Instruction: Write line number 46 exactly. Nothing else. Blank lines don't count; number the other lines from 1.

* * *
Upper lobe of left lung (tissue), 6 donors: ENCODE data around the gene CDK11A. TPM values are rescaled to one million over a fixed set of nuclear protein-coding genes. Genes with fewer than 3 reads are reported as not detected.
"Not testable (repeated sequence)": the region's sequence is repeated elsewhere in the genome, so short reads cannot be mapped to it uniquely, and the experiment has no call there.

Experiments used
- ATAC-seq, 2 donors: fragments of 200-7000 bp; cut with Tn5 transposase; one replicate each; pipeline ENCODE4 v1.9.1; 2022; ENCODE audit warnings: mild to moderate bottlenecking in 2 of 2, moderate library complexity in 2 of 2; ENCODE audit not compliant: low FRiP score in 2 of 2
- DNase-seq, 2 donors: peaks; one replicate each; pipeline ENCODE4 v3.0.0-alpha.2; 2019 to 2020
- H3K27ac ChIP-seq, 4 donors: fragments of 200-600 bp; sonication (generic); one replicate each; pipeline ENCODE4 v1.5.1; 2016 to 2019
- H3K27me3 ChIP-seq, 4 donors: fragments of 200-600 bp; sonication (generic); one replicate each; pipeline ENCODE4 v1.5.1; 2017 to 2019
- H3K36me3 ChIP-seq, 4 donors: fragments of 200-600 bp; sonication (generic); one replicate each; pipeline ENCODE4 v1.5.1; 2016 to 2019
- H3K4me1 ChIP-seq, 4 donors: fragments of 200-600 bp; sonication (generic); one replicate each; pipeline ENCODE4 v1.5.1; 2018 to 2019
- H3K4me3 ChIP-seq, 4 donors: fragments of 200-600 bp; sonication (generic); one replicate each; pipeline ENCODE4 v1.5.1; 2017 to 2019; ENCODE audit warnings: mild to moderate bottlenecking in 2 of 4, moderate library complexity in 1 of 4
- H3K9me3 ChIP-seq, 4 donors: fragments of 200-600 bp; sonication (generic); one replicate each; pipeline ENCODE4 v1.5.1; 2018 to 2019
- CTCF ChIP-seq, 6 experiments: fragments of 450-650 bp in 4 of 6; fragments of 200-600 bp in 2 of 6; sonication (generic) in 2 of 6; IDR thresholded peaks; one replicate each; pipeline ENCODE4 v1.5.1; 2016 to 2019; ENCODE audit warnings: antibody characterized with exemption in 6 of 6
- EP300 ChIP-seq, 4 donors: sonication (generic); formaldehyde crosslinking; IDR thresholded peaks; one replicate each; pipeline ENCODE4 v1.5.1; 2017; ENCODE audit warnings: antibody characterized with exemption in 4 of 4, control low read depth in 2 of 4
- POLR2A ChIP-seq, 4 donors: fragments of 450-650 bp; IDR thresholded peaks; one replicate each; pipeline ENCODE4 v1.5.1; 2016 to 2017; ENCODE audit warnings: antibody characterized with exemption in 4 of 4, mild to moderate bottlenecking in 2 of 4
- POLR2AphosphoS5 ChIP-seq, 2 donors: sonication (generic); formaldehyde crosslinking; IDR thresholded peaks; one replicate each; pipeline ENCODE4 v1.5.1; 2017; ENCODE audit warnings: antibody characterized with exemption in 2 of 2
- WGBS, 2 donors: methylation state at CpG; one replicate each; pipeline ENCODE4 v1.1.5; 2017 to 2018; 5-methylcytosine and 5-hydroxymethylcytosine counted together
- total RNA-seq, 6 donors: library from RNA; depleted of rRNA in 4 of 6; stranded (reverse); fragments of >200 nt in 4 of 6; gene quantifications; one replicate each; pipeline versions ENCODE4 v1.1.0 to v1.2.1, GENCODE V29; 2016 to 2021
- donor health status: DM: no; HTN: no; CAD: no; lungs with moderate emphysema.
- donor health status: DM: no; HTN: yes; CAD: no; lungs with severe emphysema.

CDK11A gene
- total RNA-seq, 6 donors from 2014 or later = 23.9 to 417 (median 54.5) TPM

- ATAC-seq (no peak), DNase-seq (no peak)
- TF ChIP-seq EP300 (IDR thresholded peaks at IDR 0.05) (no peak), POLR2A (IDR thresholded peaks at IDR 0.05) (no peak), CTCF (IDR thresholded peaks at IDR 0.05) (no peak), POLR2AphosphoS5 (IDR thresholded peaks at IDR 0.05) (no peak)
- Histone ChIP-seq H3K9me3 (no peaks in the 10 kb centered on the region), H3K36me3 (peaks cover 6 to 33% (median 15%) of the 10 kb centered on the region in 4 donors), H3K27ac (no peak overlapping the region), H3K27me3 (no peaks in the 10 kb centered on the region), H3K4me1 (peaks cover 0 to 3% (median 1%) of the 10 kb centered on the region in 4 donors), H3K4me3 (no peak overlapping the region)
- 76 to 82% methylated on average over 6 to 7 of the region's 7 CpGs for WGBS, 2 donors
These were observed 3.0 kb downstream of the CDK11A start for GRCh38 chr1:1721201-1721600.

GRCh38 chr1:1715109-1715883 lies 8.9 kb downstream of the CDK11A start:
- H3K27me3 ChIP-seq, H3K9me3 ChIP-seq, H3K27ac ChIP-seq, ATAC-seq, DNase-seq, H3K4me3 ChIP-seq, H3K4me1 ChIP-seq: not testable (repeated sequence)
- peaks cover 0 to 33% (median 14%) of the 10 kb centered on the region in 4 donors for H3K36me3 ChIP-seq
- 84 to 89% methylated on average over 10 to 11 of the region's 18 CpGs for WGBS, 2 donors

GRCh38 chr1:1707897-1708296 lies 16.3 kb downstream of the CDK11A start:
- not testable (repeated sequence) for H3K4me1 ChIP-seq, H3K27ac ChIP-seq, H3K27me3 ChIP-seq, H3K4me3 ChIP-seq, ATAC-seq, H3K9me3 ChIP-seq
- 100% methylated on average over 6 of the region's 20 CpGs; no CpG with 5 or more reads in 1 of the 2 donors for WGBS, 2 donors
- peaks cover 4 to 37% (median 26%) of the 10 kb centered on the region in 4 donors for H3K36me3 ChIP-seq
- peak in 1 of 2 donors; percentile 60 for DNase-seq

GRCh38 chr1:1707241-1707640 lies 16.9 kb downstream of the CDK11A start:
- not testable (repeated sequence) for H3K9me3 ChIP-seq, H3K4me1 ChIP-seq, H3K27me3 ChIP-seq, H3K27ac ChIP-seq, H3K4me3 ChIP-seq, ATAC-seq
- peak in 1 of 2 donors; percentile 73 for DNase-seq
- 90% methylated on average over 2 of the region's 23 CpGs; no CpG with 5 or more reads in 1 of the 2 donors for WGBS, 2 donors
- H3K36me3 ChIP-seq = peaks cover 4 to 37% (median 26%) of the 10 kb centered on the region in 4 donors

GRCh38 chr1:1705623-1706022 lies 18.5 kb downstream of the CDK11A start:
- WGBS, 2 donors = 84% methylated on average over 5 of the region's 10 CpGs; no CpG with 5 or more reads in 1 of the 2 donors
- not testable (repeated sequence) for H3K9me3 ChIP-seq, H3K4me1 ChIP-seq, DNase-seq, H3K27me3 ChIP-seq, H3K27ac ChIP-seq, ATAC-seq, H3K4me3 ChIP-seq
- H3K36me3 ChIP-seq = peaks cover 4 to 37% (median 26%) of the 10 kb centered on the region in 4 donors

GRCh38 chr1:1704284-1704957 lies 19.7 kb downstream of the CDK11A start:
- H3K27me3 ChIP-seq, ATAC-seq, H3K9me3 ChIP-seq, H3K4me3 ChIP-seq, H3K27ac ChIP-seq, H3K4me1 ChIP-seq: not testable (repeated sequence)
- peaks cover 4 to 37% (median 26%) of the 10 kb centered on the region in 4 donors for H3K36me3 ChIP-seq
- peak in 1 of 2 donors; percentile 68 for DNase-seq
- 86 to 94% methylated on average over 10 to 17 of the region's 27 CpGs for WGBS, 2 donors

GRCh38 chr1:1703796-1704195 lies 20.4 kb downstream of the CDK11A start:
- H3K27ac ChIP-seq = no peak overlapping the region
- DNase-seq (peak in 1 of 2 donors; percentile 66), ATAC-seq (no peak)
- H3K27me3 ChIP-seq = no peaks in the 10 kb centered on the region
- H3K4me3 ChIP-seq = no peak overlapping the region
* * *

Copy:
- H3K27me3 ChIP-seq, ATAC-seq, H3K9me3 ChIP-seq, H3K4me3 ChIP-seq, H3K27ac ChIP-seq, H3K4me1 ChIP-seq: not testable (repeated sequence)